Seminole County To Accept Crypto For Tax Payments

Seminole County To Accept Crypto For Tax Payments

Bitcoin Payments
May 15, 2018 by Francisco Caldas
301
Joel M. Greenberg, the Seminole County, Florida, tax collector, made an announcement on May 14 that the county will start accepting cryptocurrency as payment for various services as early as this summer in order to eliminate fees and improve payment’s accuracy and efficiency. In accordance with a press release, the county will begin accepting Bitcoin
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Joel M. Greenberg, the Seminole County, Florida, tax collector, made an announcement on May 14 that the county will start accepting cryptocurrency as payment for various services as early as this summer in order to eliminate fees and improve payment’s accuracy and efficiency.

In accordance with a press release, the county will begin accepting Bitcoin (BTC) and Bitcoin Cash (BCH) for service payment, including property taxes, driver license, and ID card fees, as well as tags and titles. The Seminole County Tax Collector will be employing blockchain payments company BitPay, which will allow the county to receive settlement the next business day directly to its bank account in US dollars., reports say.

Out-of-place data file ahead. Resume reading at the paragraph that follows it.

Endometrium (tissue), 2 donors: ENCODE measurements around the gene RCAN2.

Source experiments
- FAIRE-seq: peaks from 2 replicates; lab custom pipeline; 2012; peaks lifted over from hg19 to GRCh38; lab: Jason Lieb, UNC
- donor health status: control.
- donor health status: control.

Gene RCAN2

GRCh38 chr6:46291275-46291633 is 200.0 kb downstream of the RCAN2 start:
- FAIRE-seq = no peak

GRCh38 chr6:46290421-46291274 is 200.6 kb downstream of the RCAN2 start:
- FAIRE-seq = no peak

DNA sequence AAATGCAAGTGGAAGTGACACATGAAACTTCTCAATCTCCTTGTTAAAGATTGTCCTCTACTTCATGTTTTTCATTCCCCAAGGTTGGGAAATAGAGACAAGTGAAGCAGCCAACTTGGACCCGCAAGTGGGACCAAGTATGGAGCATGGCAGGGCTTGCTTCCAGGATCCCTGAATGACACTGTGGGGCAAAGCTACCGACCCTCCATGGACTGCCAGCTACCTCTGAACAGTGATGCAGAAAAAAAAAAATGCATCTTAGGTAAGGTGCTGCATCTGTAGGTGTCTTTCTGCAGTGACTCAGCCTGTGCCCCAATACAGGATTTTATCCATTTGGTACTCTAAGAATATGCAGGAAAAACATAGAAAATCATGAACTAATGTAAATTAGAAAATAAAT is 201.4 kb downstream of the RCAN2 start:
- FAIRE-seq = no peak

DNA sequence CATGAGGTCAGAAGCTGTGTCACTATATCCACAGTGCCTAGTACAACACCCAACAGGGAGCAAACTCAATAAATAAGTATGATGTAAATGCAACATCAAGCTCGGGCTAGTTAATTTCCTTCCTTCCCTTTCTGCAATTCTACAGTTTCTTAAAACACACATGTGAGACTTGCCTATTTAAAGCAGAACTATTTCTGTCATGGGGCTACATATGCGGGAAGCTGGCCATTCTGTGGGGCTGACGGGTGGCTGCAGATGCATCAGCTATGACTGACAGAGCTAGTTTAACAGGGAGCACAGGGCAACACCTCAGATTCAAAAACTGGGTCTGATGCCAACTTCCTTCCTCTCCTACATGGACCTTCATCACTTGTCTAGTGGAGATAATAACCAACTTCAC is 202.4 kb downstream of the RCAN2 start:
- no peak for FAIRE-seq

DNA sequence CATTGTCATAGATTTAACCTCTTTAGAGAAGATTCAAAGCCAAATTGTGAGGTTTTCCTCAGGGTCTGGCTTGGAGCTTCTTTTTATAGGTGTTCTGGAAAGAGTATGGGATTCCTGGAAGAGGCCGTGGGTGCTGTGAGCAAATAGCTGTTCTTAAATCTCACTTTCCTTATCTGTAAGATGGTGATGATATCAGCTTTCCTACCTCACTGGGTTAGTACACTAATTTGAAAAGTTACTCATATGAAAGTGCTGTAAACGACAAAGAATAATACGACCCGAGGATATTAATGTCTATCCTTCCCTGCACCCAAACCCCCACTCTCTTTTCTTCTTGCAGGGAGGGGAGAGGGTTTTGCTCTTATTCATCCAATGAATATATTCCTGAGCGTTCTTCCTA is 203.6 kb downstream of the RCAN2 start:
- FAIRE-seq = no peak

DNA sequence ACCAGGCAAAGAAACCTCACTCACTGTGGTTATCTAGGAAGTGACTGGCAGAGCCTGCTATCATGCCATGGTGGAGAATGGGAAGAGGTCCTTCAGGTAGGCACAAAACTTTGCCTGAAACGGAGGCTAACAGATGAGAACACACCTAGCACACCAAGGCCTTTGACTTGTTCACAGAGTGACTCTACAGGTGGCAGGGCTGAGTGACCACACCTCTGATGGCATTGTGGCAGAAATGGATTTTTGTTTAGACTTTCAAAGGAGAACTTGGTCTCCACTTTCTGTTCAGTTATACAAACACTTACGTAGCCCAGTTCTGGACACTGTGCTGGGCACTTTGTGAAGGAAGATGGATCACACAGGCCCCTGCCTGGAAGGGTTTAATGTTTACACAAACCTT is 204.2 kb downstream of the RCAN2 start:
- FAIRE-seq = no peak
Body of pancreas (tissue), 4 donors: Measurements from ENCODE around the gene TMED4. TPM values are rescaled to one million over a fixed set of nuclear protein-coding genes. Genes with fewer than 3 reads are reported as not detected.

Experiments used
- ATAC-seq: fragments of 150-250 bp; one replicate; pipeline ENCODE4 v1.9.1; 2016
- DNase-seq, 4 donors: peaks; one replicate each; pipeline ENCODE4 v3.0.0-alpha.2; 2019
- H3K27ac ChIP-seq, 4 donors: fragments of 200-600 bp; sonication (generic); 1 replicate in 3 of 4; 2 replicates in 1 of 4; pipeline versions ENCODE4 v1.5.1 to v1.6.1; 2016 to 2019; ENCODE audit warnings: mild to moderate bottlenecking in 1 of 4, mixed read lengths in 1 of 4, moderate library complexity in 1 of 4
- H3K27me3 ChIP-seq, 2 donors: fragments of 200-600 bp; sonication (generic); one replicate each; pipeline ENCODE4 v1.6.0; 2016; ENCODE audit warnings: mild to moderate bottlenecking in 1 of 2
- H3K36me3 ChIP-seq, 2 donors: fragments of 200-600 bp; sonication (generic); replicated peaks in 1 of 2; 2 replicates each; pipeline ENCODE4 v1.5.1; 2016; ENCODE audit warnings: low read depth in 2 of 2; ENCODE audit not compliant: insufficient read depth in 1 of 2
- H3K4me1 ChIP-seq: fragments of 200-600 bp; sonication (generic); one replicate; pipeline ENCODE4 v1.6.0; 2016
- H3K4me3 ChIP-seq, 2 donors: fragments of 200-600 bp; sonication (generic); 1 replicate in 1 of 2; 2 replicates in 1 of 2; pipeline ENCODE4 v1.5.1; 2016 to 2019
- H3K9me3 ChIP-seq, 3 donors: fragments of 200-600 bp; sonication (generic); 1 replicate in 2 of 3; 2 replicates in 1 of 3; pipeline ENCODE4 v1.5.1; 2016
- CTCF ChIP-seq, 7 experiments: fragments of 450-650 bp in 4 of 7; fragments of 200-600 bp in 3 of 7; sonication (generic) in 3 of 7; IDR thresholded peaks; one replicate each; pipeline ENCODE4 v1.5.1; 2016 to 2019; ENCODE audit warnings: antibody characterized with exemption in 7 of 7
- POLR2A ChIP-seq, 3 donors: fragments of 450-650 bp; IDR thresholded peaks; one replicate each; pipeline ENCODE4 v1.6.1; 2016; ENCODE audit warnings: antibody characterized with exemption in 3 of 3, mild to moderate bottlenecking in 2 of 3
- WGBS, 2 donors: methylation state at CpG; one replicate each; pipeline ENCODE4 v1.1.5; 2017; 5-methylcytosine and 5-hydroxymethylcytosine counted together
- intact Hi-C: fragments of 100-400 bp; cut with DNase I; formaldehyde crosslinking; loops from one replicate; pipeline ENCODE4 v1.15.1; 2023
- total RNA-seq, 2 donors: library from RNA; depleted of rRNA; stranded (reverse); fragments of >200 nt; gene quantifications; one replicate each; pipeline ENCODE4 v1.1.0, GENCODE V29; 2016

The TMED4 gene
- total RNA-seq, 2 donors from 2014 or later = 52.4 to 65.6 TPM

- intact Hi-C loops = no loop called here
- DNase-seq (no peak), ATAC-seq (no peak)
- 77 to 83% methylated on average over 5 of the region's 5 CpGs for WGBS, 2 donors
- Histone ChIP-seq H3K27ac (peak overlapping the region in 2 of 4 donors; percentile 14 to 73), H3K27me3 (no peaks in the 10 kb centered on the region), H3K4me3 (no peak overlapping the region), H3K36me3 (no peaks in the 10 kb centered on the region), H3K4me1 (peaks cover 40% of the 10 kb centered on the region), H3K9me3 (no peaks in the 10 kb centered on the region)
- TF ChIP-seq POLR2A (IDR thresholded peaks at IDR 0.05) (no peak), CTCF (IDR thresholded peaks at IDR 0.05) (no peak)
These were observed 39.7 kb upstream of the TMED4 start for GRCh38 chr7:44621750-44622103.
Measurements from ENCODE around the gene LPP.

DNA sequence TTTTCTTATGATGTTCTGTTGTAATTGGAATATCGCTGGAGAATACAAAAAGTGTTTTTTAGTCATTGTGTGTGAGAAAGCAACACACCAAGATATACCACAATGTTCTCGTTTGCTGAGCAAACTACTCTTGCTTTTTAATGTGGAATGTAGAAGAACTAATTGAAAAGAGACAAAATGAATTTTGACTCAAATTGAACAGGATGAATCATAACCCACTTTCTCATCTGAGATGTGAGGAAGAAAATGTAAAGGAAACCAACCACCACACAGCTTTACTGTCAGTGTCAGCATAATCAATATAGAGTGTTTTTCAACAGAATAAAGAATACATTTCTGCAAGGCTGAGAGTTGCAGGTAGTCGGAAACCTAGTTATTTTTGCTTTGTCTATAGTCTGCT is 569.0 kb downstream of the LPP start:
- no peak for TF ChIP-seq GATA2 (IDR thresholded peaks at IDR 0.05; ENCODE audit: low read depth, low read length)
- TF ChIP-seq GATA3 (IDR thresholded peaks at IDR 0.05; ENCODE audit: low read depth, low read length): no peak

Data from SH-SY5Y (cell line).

Greenberg made a statement on the initiative:

  • “We live in a world where technology has made access to services on demand, with same-day delivery and the expectation of highly efficient customer service and we should expect the same from our government. The aim of my tenure in office is to make our customer experience faster, smarter, and more efficient, and to bring government services from the 18th century into the 21st century and one way is the addition of cryptocurrency to our payment options.”

By doing so, the county hopes to remove the risks associated with the use of credit cards, such as fraud and identity theft. According to BitPay, Seminole County is the first government body to utilize the company’s services.

Earlier this month, a bill in Arizona was set to allow residents of the state to pay taxes using crypto, but it was later amended. The amendment removed the state’s obligation to accept crypto as payment. Instead, the bill simply requires the Department of Revenue to research and study whether taxpayers should be allowed to make tax payments in crypto.

 

 

 

 

 

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